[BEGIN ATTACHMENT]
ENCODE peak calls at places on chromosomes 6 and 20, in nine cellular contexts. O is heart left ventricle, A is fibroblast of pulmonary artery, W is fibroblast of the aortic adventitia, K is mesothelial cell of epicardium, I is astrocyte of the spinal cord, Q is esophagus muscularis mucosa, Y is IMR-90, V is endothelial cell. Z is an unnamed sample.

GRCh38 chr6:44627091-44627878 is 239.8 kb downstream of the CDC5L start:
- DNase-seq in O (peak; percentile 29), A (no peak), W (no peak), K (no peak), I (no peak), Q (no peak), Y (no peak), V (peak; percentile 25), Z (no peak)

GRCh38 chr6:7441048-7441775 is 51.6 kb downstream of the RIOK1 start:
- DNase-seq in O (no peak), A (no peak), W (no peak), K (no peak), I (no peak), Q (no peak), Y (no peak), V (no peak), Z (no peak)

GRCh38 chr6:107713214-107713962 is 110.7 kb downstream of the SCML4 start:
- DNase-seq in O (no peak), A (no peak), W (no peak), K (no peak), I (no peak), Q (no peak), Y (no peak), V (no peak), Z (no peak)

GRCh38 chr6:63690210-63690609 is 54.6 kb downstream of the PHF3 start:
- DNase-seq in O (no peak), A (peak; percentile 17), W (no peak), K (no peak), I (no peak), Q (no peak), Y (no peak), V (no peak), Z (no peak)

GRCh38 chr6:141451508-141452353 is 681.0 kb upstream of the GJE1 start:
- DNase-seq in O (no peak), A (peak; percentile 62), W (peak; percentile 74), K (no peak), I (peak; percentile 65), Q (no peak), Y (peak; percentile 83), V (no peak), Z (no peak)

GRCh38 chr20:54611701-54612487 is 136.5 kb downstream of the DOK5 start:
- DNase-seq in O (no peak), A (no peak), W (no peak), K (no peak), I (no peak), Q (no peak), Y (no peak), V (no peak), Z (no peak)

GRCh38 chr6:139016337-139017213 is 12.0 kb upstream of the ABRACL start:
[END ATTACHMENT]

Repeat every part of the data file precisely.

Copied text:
ENCODE peak calls at places on chromosomes 6 and 20, in nine cellular contexts. O is heart left ventricle, A is fibroblast of pulmonary artery, W is fibroblast of the aortic adventitia, K is mesothelial cell of epicardium, I is astrocyte of the spinal cord, Q is esophagus muscularis mucosa, Y is IMR-90, V is endothelial cell. Z is an unnamed sample.

GRCh38 chr6:44627091-44627878 is 239.8 kb downstream of the CDC5L start:
- DNase-seq in O (peak; percentile 29), A (no peak), W (no peak), K (no peak), I (no peak), Q (no peak), Y (no peak), V (peak; percentile 25), Z (no peak)

GRCh38 chr6:7441048-7441775 is 51.6 kb downstream of the RIOK1 start:
- DNase-seq in O (no peak), A (no peak), W (no peak), K (no peak), I (no peak), Q (no peak), Y (no peak), V (no peak), Z (no peak)

GRCh38 chr6:107713214-107713962 is 110.7 kb downstream of the SCML4 start:
- DNase-seq in O (no peak), A (no peak), W (no peak), K (no peak), I (no peak), Q (no peak), Y (no peak), V (no peak), Z (no peak)

GRCh38 chr6:63690210-63690609 is 54.6 kb downstream of the PHF3 start:
- DNase-seq in O (no peak), A (peak; percentile 17), W (no peak), K (no peak), I (no peak), Q (no peak), Y (no peak), V (no peak), Z (no peak)

GRCh38 chr6:141451508-141452353 is 681.0 kb upstream of the GJE1 start:
- DNase-seq in O (no peak), A (peak; percentile 62), W (peak; percentile 74), K (no peak), I (peak; percentile 65), Q (no peak), Y (peak; percentile 83), V (no peak), Z (no peak)

GRCh38 chr20:54611701-54612487 is 136.5 kb downstream of the DOK5 start:
- DNase-seq in O (no peak), A (no peak), W (no peak), K (no peak), I (no peak), Q (no peak), Y (no peak), V (no peak), Z (no peak)

GRCh38 chr6:139016337-139017213 is 12.0 kb upstream of the ABRACL start: